It has built in functions to export images of the object if you want and you can color them different ways. Of course, there’s a lot of the same functions that you’ve got in like in Tinkercad where it has 3D primitives, cubes, cylinders, spheres, comic section, pyramids, paraboloids, terraces, star shapes, diamond shapes, cork screw shapes. It’s just got quite a bit different functions in that regard. It has the full alphabet, capital and lower case, if you want to do something in text, which is handy for personalization. Obviously coloring of different objects, so you keep track of them.
I have to say, I was so impressed that I encouraged my eight-year-old daughter, “Hey, let’s have you try this out.” She had a much easier time starting to use this program and work with it than she did Tinkercad. I think it’s because of some of the interface that Tinkercad needs and using a track pad or using a mouse, some of these things she wasn’t as familiar with when she started getting into CAD in the first place. I think if you were trying to teach a new student and you had an iOS-based tablet or computer that they can use, and that’s an unfortunate caveat out of the software as it is today because it’s not available for Android, not available for Windows machines. I know that’s probably going to kick a lot of you out from being able to or really wanting to use it.
But save that, if you’ve got a young person, a student, or even as an adult that maybe you have access to a 3D printer and you wanted to give it a try but you’re not a CAD person, you don’t have a lot of experience in it, I would really recommend checking this software out because it’s really pretty easy to work with. You actually can connect it up to your 3D printer and set it to go and print. It’s got a bunch of different presets for 3D printers that exist within it, starting with Ultimaker to MakerBot, the old Replicator 2, even the 2X, the fifth gen replicators, the Prusas, and even some of the resin machines, like the Formlabs. There is a huge, actually impressive number. Even LulzBot Taz Mini, and more.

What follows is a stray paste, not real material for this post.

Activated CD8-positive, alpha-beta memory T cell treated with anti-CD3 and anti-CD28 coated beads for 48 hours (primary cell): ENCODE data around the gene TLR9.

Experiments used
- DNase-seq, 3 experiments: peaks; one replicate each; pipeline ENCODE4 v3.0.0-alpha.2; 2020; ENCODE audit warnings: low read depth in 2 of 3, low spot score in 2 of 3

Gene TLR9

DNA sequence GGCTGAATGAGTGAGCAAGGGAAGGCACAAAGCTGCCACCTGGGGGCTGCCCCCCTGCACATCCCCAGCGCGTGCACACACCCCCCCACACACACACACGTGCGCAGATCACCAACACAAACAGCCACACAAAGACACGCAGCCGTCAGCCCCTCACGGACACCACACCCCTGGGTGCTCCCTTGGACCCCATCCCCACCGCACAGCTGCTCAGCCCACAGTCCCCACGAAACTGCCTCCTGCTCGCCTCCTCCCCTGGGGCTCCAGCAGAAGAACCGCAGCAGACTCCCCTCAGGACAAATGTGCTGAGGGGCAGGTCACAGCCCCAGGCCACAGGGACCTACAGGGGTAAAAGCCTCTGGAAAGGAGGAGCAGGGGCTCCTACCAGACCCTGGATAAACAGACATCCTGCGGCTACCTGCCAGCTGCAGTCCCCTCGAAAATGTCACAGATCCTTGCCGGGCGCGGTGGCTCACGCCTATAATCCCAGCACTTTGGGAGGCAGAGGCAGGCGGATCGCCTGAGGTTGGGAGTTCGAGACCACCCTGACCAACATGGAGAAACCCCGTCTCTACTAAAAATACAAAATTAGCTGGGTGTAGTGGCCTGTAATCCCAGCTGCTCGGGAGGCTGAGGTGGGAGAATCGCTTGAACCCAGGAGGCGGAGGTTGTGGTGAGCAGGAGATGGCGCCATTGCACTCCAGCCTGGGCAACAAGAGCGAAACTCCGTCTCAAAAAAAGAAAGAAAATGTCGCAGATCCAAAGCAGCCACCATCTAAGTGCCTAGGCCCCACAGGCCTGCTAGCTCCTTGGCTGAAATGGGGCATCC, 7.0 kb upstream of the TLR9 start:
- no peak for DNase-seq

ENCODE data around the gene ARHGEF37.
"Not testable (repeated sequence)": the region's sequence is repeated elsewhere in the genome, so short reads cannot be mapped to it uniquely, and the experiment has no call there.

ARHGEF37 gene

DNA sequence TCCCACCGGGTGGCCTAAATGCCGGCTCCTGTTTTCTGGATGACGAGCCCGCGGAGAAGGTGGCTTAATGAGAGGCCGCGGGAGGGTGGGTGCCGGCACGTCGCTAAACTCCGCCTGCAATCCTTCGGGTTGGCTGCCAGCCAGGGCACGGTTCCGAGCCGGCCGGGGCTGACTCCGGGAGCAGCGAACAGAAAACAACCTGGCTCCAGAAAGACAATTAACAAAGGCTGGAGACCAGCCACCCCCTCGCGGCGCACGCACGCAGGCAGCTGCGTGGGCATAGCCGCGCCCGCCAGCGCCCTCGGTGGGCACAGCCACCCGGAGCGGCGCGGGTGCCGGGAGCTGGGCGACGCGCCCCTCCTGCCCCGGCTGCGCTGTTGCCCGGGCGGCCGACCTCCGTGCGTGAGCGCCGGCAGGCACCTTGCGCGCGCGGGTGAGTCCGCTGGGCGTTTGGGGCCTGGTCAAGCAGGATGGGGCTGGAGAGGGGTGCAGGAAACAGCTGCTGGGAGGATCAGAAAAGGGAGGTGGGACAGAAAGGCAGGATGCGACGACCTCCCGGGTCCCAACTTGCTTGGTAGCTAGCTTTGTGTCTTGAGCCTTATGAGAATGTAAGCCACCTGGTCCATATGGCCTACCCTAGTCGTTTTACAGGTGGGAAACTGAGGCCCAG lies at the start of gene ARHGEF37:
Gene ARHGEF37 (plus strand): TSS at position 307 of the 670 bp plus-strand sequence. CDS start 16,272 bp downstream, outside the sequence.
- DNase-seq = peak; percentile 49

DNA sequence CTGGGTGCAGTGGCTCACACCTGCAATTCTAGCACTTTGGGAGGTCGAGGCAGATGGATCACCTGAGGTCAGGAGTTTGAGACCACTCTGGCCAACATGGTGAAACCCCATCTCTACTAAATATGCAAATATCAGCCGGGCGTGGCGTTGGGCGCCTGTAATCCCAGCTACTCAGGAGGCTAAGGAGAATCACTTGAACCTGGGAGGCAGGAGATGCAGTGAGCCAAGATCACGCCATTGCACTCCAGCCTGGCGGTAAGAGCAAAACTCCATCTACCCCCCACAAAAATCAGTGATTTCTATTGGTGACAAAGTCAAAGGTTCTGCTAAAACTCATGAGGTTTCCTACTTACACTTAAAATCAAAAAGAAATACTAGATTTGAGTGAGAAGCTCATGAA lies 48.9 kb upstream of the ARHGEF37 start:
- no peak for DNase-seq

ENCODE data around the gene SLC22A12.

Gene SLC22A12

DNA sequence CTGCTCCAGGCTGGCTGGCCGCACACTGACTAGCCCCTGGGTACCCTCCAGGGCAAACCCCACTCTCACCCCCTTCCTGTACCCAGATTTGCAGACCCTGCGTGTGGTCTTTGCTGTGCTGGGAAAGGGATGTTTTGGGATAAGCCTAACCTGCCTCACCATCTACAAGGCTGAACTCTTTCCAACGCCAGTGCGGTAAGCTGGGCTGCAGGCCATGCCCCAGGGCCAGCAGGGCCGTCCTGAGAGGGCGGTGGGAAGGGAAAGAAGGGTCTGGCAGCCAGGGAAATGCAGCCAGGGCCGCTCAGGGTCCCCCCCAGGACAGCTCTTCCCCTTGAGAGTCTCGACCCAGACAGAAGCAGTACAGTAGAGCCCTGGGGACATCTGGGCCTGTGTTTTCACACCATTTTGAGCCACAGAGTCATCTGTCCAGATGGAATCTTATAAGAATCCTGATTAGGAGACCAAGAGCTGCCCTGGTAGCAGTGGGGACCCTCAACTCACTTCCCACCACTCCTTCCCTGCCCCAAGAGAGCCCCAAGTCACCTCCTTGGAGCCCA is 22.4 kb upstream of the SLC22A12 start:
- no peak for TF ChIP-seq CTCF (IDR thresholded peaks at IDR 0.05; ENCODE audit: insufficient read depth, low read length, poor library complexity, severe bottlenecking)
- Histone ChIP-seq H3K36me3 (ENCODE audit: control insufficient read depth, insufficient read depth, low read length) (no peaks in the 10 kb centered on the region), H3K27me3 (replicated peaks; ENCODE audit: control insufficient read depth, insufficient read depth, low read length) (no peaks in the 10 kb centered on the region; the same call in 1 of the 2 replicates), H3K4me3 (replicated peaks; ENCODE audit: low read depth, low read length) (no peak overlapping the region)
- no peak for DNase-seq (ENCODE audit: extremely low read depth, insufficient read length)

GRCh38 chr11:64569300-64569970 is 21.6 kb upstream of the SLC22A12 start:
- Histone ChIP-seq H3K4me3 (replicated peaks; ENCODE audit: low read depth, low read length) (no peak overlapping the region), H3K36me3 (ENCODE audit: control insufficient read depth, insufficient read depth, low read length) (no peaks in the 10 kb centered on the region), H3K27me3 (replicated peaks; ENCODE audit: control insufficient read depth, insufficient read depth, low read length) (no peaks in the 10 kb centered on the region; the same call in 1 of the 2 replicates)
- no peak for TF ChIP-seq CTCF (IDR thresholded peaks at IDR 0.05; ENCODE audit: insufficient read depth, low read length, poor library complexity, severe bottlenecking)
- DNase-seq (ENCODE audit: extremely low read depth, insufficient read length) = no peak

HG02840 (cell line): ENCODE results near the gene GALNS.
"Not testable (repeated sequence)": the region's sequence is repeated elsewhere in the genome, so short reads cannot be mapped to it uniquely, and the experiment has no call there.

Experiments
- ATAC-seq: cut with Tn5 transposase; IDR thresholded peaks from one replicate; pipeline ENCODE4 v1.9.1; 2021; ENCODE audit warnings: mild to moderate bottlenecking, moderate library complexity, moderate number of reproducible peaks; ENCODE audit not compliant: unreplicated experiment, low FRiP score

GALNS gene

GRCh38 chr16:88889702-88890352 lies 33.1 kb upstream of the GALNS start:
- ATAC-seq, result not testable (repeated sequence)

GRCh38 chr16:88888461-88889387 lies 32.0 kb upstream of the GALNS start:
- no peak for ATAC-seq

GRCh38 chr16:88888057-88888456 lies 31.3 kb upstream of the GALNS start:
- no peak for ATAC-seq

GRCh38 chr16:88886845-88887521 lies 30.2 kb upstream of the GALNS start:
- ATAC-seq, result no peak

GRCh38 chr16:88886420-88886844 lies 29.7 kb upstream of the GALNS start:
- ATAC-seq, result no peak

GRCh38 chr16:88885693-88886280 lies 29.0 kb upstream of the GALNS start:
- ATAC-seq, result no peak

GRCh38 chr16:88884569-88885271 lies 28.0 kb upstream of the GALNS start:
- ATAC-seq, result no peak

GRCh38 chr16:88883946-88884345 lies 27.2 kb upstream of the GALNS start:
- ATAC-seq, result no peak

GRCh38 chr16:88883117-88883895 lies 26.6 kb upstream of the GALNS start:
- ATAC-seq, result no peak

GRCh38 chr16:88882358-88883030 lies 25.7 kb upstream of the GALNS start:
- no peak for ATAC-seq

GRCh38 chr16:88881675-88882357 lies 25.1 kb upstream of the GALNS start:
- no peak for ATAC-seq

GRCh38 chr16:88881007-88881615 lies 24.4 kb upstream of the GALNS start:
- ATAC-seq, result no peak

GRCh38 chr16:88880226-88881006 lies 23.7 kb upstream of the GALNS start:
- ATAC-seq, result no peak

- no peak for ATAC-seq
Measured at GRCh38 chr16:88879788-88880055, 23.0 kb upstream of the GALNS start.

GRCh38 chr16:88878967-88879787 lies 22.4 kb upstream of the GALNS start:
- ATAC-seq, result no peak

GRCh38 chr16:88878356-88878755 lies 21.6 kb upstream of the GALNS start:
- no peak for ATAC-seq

The way the interface is when you choose what printer you want to use, there’s just a thumbnail picture of the printer in their settings. Then you just push on the picture for your printer. In terms of your kids or students understanding and getting used to it, that’s pretty simple. It’s got some other nice features, like you could have different backgrounds. I took a couple of screenshots of one of them that you could use. It’s got different backgrounds and different textures you can use instead of a grid floor like every typical CAD users. I know most of us probably want a grid for accuracy, but you can also have some fun with it, so that you have a more pleasant environment that you’re looking at as you’re doing your CAD work.
I’m impressed. I would highly recommend it for starting out if you have iOS or Apple operating system available to you. Even as an adult getting to learn a new program, I think that this is a great gateway into more comprehensive, more sophisticated CAD programs. You could do a lot with this to get started. Certainly get your feet wet and really understand a lot of the principles involved in creating models for 3D printing and then also interfacing with your printer. If I were completely new to CAD and I had access to a 3D printer, I think that using this program would get me up and running and printing something fast, having some success with it.
Because I think that a lot of people who have this grand vision of, “I’m going to go out and buy a 3D printer and then I’m going to create a model for something that I want to do or for a project at home, or something I’m doing in my workshop, in my garage or something.” When they get to that point of using CAD software, that’s where things really slow down and it gets really complicated. I think that’s also where a lot of people then say, “All right, I’m going to go out and search on the internet and find an existing file to start playing with.” That’s fantastic. There’s nothing wrong with doing that, but it does limit you to things that other people have created and what there is relevant to you just because the learning curve and the relative barrier to learning CAD and getting up and going with it.